The intelligence can be located in different parts of a video surveillance system, creating a centralized or distributed architecture.

In a DVR-based installation, the IV functionality is located in the DVR along with all other functions such as digitization, compression, video management, and storage.

There are two broad categories of architectures for implementing intelligent video (IV) systems: (1) centralized and (2) distributed (Figure 1). In centralized architectures, video and other information are collected by cameras and sensors and brought back to a centralized server for analysis. In distributed architectures, the network cameras or video encoders, or other network components (e.g., switches), are “intelligent” and are capable of processing the video and extracting relevant information.

By intelligently designing an IV system and distributing the load, the overall costs of a system can be substantially lowered and the performance improved.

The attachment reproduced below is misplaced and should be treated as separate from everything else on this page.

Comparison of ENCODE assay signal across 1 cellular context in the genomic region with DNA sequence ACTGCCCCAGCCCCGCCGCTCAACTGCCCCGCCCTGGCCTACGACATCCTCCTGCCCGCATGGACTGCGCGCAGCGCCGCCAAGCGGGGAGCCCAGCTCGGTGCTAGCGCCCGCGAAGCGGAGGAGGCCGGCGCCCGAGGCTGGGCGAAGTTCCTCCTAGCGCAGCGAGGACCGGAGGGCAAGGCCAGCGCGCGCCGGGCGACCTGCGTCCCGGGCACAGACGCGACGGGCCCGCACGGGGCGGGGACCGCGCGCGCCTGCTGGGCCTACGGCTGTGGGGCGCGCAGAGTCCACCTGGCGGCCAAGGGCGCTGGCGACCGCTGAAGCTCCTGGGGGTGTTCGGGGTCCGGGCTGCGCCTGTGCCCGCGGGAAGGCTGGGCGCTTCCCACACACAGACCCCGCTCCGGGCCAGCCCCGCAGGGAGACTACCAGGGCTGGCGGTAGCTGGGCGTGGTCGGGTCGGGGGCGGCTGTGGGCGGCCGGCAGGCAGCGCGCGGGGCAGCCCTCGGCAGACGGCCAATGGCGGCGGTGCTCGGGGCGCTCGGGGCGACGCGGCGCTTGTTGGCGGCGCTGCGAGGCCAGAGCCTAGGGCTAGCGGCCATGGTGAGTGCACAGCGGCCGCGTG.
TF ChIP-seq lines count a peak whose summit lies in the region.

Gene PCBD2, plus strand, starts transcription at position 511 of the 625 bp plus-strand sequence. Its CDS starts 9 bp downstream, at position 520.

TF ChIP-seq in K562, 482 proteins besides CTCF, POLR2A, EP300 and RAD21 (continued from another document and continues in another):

Centralized Systems

In centralized architectures, all the video from the cameras is brought back to the “head-end” for centralized processing. Legacy infrastructures with analog cameras mostly use traditional multi-function DVRs (digital video recorders) at the head-end, whereas in a network video system, PC servers are used for video processing.

In a PC server–based installation, the IV functionality is located in the server along with all other functions such as video management and storage.

DVR-Based Installations

When using traditional security video systems, the surveillance video from analog cameras is fed into an IV-enabled DVR (Figure 2). DVRs have encoder cards that convert the video from analog to digital format and then perform the intelligent analysis (e.g., people counting or car license plate recognition). They also compress the video, record it and distribute resulting alarms and video output to authorized operators.